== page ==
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The Correlation Between Dose of Folinic Acid and Neurotoxicity in Children and Adolescents Treated for Osteosarcoma With High-dose Methotrexate (HDMTX): A Neuropsychological and Psychosocial Study

Bonda-Shkedi, Esther MSc*,†; Arush, Myriam Weyl Ben MD; Kaplinsky, Chaim MD§,∥; Ash, Shifra MD*,∥; Goshen, Yaakov MD*,∥; Yaniv, Isaac MD*,∥; Cohen, Ian J. MB, ChB*,∥

Journal of Pediatric Hematology/Oncology: May 2013 - Volume 35 - Issue 4 - p 271–275
doi: 10.1097/MPH.0b013e31828c2da1
Original Articles

Background: This study has been performed to examine the currently used doses of folinic acid (FA) and to determine the importance of the dose of FA in preventing subtle neurotoxicity. Thirty osteosarcoma patients were an appropriate population studied as they have no intrinsic neurological involvement. The neuropsychological and psychosocial status was tested in 2 groups of patients treated with similar protocols containing repeated doses of high-dose methotrexate, but different doses of FA. The patients received 300 to 600 mg/m2 or 120 to 250 mg/m2 FA in their protocols.

Methods: Eighteen tests or subtests of neuropsychological assessment were tested.

Results: Eleven of 18 tests were significant at the P=0.025 level favoring the group treated with high dose of FA. There were no clear results in the psychosocial measures with only a single measure of self-esteem (understanding) being significantly higher (P=0.024) in the group treated with high dose of FA, other measures had no statistical significance.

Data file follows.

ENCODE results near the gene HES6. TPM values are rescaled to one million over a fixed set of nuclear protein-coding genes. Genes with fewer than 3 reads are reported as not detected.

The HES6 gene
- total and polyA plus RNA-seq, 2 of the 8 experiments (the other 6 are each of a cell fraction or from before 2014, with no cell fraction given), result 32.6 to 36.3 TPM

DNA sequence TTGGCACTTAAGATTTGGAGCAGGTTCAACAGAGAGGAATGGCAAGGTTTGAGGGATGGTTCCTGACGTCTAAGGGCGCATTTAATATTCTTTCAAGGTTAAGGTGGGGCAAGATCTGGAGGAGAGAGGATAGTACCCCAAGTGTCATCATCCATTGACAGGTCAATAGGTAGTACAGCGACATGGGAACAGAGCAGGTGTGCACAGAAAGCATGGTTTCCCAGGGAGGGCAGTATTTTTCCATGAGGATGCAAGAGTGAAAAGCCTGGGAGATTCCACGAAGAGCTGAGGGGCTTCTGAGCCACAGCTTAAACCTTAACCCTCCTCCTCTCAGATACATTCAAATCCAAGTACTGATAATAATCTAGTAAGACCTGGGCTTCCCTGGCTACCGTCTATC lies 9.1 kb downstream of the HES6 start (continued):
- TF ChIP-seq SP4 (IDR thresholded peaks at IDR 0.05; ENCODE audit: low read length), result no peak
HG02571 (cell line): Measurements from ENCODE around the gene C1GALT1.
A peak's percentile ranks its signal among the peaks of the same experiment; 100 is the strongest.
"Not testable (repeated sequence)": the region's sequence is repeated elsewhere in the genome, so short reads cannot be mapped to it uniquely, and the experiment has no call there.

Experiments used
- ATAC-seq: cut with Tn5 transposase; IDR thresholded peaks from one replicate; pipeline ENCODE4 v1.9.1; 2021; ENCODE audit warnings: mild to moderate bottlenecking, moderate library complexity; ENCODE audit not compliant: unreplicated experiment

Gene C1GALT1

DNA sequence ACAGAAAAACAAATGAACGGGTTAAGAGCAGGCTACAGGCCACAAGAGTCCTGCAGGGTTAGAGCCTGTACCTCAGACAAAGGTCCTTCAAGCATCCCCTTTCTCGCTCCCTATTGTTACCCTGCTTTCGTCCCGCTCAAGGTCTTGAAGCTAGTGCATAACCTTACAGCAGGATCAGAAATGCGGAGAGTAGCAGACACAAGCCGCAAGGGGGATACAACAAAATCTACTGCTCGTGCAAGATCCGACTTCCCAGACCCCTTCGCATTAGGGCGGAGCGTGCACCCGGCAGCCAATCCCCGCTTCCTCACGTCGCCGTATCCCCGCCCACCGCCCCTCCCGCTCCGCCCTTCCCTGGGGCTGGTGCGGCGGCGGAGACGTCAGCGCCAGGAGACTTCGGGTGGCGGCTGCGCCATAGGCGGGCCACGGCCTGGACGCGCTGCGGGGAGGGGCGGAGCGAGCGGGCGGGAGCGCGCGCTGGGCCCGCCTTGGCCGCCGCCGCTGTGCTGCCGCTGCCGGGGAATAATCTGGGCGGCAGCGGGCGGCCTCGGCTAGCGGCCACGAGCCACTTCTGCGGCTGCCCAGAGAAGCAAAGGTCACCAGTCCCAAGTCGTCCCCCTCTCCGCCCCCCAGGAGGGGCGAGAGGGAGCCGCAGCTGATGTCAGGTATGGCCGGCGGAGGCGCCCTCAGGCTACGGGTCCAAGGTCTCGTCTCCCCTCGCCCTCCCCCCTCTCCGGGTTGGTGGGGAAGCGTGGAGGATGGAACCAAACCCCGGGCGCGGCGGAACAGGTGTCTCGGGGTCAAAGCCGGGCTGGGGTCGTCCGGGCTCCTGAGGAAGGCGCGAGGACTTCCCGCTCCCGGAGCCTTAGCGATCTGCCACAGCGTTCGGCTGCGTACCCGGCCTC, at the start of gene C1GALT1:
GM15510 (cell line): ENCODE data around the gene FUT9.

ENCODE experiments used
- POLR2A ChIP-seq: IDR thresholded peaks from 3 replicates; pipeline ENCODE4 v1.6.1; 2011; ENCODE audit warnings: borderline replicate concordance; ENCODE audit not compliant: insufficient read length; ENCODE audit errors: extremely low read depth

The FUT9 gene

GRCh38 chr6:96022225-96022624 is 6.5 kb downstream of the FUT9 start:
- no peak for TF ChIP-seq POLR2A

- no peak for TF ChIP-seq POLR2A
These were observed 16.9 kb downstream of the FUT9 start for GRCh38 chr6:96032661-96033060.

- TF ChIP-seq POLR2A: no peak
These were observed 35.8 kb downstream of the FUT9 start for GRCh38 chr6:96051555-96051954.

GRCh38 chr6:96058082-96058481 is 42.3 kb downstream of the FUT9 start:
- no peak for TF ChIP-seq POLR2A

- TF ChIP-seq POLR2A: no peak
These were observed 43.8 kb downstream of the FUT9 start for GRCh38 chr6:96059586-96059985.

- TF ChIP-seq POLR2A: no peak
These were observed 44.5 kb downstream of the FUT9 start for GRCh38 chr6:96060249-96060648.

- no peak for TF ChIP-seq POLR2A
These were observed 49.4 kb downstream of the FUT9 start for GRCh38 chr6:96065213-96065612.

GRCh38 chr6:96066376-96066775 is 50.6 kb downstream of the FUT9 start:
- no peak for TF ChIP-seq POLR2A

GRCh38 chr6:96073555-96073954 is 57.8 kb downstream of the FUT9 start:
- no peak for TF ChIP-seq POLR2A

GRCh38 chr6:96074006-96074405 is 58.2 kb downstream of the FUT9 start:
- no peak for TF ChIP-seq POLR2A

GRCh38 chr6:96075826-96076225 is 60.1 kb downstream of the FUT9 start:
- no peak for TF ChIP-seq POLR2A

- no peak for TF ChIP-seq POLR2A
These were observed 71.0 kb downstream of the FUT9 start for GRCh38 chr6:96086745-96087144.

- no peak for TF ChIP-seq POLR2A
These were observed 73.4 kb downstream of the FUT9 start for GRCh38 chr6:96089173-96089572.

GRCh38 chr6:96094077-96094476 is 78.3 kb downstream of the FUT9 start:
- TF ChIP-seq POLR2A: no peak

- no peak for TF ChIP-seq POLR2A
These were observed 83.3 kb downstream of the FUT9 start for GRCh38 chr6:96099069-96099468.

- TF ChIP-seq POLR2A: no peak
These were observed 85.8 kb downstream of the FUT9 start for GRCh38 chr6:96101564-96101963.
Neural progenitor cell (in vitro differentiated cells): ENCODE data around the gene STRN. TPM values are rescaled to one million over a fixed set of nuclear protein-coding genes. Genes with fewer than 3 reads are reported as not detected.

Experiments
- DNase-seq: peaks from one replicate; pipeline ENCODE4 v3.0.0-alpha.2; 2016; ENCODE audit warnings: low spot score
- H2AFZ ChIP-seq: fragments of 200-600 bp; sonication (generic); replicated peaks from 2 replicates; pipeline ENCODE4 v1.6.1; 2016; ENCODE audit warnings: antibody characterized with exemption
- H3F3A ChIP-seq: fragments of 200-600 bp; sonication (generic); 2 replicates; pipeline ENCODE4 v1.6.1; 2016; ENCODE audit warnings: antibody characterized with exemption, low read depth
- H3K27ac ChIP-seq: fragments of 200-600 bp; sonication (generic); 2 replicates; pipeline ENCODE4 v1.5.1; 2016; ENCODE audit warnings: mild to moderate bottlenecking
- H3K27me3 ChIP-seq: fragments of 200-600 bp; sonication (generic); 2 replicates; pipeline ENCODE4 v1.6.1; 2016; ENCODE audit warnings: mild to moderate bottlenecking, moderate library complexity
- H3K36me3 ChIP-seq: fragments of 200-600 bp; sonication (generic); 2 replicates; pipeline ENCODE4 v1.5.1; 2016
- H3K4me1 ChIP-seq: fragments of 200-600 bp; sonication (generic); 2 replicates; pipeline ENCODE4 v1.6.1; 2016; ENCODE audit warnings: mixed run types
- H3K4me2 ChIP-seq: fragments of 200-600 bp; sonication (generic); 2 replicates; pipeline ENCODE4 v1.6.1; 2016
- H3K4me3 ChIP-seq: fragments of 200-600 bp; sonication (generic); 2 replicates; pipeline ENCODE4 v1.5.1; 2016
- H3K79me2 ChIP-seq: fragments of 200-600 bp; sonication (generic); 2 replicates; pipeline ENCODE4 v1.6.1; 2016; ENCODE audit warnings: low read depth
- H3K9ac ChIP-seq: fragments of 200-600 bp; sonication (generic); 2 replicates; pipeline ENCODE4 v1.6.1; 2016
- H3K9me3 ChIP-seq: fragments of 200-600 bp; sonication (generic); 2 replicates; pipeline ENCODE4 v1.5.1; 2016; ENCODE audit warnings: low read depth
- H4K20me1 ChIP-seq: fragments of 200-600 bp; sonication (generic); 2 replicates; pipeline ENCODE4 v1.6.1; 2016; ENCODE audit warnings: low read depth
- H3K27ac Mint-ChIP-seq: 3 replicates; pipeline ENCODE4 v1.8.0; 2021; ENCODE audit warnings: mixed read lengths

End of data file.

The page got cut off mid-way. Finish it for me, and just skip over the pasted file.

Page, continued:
Conclusions: A correlation between a higher dose of FA after high-dose methotrexate and a better neuropsychological status was clearly shown. The doses of FA used in the low FA group, 120 to 250 mg/m2, were similar to those used by several groups treating children with leukemia; some have used even lower doses and report gross neurotoxicity.

*Department of Hematology Oncology, Schneider Children’s Medical Center of Israel, Petah Tikva

Department of Psychology, Hebrew University of Jerusalem, Jerusalem

Meyer Children’s Hospital, Rambam Medical Center, Haifa

§The Edmond and Lily Safra Childrens Hospital, Chaim Sheba Medical Center, Ramat Gan

Sackler Faculty of Medicine, Tel Aviv University, Ramat Aviv, Israel

This study was performed by Esther Bonda-Shkedi as a part of her MSc degree requirements at the Department of Psychology at the Hebrew University of Jerusalem.

The authors declare no conflict of interest.

Reprints: Prof Ian J. Cohen, Department of Pediatric Hematology Oncology, Schneider Children’s Medical Center of Israel, 14 Kaplan St, Petah Tikva, 49202 Israel (e-mail:

Received March 18, 2012

Accepted October 17, 2012

© 2013 Lippincott Williams & Wilkins, Inc.